Importance of Saliva:

Eating fresh fruits, especially apples better choice. Fresh fruit, although both sweet and acidic, is much less likely to cause a problem, because chewing stimulates the saliva flow. Saliva decreases mouth acidity and washes away food particles. Apples, for example, have been called nature’s toothbrush because they stimulate the gums, increase saliva flow and reduce the build up of cavity causing bacteria. A chronically dry mouth also contributes to decay. Saliva flow slows during sleep. Going to bed without brushing the teeth is especially harmful. Certain drugs, including those used for high blood pressure, also cut down saliva flow.


Helpful foods:

Aged cheeses help prevent cavities if consumed at the end of a meal. Chewing sugarless gum stimulates the flow of saliva, which decreases acid and flushes out food particles. Rinsing your mouth and brushing your teeth after eating are important strategies to prevent cavities.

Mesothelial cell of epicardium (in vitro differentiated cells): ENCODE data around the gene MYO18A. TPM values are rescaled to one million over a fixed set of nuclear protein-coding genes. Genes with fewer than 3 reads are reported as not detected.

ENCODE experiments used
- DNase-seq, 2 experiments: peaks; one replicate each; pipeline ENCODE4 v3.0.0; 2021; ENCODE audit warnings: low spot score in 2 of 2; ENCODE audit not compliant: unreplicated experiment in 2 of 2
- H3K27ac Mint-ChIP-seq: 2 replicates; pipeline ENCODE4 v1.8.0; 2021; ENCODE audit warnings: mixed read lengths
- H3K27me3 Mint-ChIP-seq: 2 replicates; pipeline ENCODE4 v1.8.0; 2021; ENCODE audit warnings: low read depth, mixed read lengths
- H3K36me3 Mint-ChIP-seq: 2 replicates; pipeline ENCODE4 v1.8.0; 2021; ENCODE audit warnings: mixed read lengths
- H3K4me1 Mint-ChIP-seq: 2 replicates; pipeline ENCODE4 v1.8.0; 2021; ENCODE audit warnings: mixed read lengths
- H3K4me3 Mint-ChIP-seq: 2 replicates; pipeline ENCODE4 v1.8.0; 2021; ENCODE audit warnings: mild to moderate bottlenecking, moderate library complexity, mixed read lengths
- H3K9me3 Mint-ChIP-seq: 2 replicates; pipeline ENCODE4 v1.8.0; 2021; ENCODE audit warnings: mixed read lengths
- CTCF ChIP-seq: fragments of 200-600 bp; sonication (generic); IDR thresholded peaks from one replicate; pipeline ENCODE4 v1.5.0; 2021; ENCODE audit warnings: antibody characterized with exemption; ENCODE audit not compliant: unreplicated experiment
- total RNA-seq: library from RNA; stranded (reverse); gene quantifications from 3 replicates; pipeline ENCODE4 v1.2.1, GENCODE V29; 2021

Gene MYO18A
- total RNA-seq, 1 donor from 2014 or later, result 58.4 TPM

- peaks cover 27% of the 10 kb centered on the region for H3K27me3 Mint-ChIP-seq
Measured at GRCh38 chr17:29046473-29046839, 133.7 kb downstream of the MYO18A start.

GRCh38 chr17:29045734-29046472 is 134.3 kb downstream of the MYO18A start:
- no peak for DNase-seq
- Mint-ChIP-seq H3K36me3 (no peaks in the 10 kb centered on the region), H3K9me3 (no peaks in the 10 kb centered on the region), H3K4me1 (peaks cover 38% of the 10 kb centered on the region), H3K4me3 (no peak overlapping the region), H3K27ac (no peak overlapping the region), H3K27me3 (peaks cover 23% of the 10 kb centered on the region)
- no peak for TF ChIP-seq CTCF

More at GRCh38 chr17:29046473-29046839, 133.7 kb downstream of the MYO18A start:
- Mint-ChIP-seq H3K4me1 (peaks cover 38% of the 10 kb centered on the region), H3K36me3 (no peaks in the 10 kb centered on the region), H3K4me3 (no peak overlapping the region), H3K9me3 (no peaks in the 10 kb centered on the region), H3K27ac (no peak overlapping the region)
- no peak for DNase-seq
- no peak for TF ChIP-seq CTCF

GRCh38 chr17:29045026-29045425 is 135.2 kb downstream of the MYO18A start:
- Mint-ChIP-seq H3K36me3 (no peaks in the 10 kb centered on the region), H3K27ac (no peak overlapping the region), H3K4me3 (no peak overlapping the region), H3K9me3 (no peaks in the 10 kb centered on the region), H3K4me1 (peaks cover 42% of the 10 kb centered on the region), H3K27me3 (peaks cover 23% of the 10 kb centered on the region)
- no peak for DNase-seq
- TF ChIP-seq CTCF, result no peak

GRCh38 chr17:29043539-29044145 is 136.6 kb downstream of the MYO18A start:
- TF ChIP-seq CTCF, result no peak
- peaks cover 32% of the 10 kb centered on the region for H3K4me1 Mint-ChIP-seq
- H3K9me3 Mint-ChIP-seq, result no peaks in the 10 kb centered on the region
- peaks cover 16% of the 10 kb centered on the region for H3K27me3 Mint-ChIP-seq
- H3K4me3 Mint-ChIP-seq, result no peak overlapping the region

Chew gum sweetened with Xylitol:

Chew it for at least 5 minutes within 5 minutes after finishing a meal. Gum sweetened with xylitol helps to counter harmful bacteria in your mouth, which promote cavities.

Gum disease:

More teeth are lost through gum disease than through tooth decay. Gum disease is likely to strike anyone who neglects oral hygiene or eats a poor diet. Particularly at risk are people with alcoholism, malnutrition, or AIDS/HIV infection or who are being treated with steroid drugs or certain cancer chemotherapies. Regular brushing and flossing help to prevent puffy, sore, and inflamed gums.



Gingivitis, a very common condition that causes the gums to redden, swell, and bleed, is typically caused by the gradual build up of plaque. Treatment requires good dental hygiene and removal of plaque by a dentist or dental hygienist. Left untreated, gingivitis can lead to periodontitis which is an advanced infection of the gums that causes teeth to loosen and fall out. There may even be more serious consequences of gum disease, that of heart disease.


Bleeding gums may also be a sign that your intake of vitamin C is deficient. Be sure that your diet includes plenty of fresh fruits and vegetables every day. Munching on hard, fibrous foods such as a celery stick or carrot, stimulates the gums.